HDD manufacturers have made dramatic advances in technology to keep storing more and more information on HD platters—referred to as areal density. As HDD manufacturers try to outdo each other, consumers have benefited from larger and larger drive sizes. One technique is to replace the air in drives with helium, which reduces reduces friction and supports greater areal density. Other recent technologies include microwave and heat-assisted magnetic recording, or MAMR and HAMR, respectively. HAMR records magnetically using laser-thermal assistance and MAMR uses a microwave-generating device called a spin-torque oscillator or a laser to hold more data on a drive platter. These drives are in the early stages of being manufactured and shipped out to enterprise partners.
The continued competition and race to put more and more storage in the same familiar 3.5 inch HDD form factor means that it will be a relatively small, very high capacity choice for storage for many years to come.
In the Opposite Corner: The Solid-state Drive
SSDs have become much more common in recent years. They’re standard issue across Apple’s laptop line, for example the MacBook, MacBook Pro and MacBook Air all come standard with SSDs. So does the Mac Pro.
Solid state is industry shorthand for an integrated circuit, and that’s the key difference between an SSD and a HDD: there are no moving parts inside an SSD. Rather than using disks, motors and read-write heads, SSDs use flash memory instead—that is, computer chips that retain their information even when the power is turned off.
SSDs work in principle the same way the storage on your smartphone or tablet works. But the SSDs you find in today’s Macs and PCs work faster than the storage in your mobile device.
The mechanical nature of HDDs limits their overall performance. Hard drive makers work tirelessly to improve data transfer speeds and reduce latency and idle time, but there’s a finite amount they can do. SSDs provide a huge performance advantage over hard drives—they’re faster to start up, faster to shut down, and faster to transfer data.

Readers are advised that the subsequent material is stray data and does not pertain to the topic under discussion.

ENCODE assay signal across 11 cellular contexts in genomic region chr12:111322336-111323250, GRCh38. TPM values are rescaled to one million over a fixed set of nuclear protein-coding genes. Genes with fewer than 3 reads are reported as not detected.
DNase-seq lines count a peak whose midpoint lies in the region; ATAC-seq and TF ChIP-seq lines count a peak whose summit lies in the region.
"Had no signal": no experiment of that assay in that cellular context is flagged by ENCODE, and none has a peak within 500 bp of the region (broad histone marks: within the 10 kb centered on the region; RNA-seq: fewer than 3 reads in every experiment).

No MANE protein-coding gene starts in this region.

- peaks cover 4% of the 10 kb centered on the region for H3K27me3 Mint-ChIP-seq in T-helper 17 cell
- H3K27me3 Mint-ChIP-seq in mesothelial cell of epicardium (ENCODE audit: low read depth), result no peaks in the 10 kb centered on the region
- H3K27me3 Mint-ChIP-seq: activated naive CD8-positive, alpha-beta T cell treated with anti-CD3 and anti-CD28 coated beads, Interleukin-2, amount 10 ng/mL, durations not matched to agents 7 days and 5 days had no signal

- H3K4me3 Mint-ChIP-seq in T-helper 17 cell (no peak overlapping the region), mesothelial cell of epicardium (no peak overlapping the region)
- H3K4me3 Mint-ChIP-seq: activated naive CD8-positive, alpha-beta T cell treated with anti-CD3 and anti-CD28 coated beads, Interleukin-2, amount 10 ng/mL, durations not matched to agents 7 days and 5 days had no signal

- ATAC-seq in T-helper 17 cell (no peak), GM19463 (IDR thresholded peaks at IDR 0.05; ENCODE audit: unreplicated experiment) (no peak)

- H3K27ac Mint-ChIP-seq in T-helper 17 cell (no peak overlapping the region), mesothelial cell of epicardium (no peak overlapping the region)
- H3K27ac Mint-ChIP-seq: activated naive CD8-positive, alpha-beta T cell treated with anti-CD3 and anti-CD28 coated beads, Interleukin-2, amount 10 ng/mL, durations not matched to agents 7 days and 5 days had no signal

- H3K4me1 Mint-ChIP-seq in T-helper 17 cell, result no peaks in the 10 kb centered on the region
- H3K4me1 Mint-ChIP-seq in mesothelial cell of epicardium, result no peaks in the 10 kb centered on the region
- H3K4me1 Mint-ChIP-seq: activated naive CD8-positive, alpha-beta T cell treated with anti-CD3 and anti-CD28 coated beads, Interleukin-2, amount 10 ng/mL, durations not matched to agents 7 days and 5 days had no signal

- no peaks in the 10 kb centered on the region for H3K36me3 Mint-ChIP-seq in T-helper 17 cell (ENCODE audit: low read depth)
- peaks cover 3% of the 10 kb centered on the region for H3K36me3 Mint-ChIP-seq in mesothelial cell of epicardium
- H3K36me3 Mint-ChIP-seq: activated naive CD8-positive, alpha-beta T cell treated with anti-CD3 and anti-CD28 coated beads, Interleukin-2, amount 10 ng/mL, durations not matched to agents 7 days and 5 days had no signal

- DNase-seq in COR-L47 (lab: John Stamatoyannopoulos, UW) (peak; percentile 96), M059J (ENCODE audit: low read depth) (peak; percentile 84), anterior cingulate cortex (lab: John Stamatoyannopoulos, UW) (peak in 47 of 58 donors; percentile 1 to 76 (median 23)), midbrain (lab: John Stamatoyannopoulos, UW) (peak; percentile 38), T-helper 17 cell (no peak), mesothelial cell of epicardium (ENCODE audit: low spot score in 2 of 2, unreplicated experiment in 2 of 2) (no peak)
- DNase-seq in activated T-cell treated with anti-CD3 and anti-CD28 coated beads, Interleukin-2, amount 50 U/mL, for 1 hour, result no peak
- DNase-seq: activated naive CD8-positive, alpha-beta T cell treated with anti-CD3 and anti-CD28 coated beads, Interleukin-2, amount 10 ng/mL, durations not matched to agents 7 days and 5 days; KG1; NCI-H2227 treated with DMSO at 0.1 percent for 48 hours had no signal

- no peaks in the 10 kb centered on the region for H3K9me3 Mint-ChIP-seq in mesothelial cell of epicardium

If you’re still using a computer with a SATA hard drive, you can see a huge performance increase by switching to an SSD. What’s more, the cost of SSDs has dropped dramatically over the course of the past couple of years, so it’s less expensive than ever to do this sort of upgrade.
A Range of SSD Form Factors
SSDs can be made smaller and use less power than hard drives. They also don’t make noise, and can be more reliable because they’re not mechanical. As a result, computers designed to use SSDs can be smaller, thinner, lighter and last much longer on a single battery charge than computers that use hard drives.
Many SSD makers produce SSD mechanisms that are designed to be plug-and-play drop-in replacements for 2.5 inch and 3.5 inch hard disk drives because there are millions of existing computers (and many new computers still made with hard drives) that can benefit from the change. They’re equipped with the same SATA interface and power connector you might find on a hard drive.
A wide range of SSD form factors are now available. Memory Sticks, once limited to 128MB maximum, now come in versions as large as 2TB. They are used primarily in mobile devices where size and density are primary factor, such as cameras, phones, drones, and so forth. Other high density form factors are designed for data center applications, such as Intel’s 32TB P4500. Resembling a standard 12 inch ruler, the Intel SSD DC P4500 has a 32TB capacity. Stacking 64 extremely thin layers of 3D NAND, the P4500 is currently the world’s densest SSD. The price is not yet available, but given that the DC P4500 SSD requires only one-tenth the power and just one-twentieth the space of traditional hard disk storage, once the price comes out of the stratosphere you can be sure that there will be a market for it.